This species seems to be the satureja of Palladius  in the third century, and of Albertus Magnus in the thirteenth, and is mentioned in England by Turner in 1538, which would indicate its presence there at this date. It was also well known to all the earlier botanists, and is mentioned as a common pot-herb by all the earlier writers on gardening. 

In 1783 Bryant says that besides being used as a pot-herb, it is frequently put into cakes, puddings, sausages, etc. It was in American gardens in 1806 or earlier, and as an escape from gardens is now sparingly found in Ohio, Illinois, Nevada, etc. 

The whole plant is highly odoriferous, and it is usually preferred to the other species.

Summer Savory is called: 
  • in France, sarriette annuelle, sarriete commune, herbe de St. Julien, sadree, savouree; 
  • in Germany, bohnenkraut, pfefferkraut, kollkraut ; 
  • in Flanders and Holland boonenkruid ; 
  • in Denmark, sar ; 
  • in Italy, santoreggia ; 
  • in Spain, ajedrea comun, sojulida ; 
  • in Portugal, segurelha
  • in Norway, sar ; 
  • in the Mauritius, sarriette. 
Satureja montana - Winter Savory
Satureja montana L. 
 A species known to the earlier botanists, and probably known to the ancient culture, although I do not find it identified with any certainty. It is mentioned in Turner's Herbal in 1562, and this is as far back as we have printed registers ; but there can be little doubt but that this, with the summer savory, was much cultivated in far earlier times in England.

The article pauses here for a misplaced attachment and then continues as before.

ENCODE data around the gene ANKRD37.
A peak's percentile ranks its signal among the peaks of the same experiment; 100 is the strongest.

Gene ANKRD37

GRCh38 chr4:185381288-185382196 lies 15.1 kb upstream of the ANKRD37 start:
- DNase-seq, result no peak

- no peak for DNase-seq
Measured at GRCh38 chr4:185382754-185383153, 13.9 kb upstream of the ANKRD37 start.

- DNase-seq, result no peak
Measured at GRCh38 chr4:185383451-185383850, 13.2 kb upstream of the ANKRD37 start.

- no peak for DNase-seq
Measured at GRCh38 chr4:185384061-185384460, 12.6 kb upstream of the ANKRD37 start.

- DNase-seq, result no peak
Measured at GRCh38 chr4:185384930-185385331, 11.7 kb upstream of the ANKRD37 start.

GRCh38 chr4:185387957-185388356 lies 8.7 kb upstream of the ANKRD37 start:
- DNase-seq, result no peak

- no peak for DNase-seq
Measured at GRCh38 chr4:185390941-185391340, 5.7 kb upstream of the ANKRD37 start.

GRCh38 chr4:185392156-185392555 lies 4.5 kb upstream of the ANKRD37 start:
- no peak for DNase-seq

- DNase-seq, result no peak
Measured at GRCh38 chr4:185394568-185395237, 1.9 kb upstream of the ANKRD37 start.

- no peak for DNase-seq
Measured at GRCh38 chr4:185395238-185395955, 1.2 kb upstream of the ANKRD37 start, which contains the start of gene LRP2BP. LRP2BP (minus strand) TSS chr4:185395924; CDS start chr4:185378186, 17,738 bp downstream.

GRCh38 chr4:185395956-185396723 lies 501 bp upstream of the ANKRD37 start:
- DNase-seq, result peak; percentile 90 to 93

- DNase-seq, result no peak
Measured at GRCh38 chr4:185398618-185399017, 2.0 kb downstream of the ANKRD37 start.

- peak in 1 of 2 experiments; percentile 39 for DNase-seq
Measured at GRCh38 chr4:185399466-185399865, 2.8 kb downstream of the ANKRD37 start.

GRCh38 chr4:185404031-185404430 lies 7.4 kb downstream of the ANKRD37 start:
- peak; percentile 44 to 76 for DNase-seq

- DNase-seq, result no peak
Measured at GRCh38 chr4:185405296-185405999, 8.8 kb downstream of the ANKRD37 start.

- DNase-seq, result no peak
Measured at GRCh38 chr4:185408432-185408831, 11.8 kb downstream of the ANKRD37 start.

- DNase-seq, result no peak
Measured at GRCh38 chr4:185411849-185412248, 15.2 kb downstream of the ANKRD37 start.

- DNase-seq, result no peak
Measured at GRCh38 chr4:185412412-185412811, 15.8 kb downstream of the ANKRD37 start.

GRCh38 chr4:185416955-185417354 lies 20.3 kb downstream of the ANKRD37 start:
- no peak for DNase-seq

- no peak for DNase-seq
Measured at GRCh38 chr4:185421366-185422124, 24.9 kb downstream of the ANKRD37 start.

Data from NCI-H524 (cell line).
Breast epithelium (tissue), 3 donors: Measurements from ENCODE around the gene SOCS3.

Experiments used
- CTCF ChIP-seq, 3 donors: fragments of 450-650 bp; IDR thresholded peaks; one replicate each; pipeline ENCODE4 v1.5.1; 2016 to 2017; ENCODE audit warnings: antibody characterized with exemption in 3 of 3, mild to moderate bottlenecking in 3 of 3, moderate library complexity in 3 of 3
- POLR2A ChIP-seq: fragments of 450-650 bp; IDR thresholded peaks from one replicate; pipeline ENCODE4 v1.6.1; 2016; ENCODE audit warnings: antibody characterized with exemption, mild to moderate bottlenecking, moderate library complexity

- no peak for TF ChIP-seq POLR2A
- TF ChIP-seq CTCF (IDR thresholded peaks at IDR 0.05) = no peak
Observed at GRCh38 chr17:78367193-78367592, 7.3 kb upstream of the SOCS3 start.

It was in American gardens in 1806.

The uses are the same with the preceding species. 

Winter Savory is called: 
  • in France, sarriette vivace, sarriette des montagnes ; 
  • in Germany, winter bohnen-oder pfefferkraut ; 
  • in Spain, hisopielo.
Satureja capitata

 Satureja capitata L. 

This species is omitted from our most modern books on gardening, although recorded in American gardens as late as 1863.  

It is mentioned as under culture in many of the early works on botany and gardening. 

Headed Savory is called 
in France, thim de Crete

Satureja viminea - Jamaican Mint Tree
 Satureja viminea L. 

 A native of Jamaica, and introduced in Britain in 1783, and has two varieties. It was recorded by Burr, in 1863, as in American gardens, but as little used. 

It is said to be much used for seasoning in its native country. It is not now recorded as in European cultivation.

Satureja juliana

 Satureja juliana L. 

 This Savory is mentioned by Gerade, in 1597, as sown in gardens. 

It is a native of the Mediterranean countries, 
called in Greece, ussopo, in Egyptian, pesalen.  

Its name has disappeared from our seed catalogues. 

This herbarium page is from the Linnean Herbarium!  >>>

And, just when I was almost done looking for images, up came this PDF from the Herb Society of America,  The Essential Guide to Savory.  Savory was the 2015 Herb of the Year! :-) It is a very nice brochure.

Savoy cabbage. Brassica oleracea bullatta DC.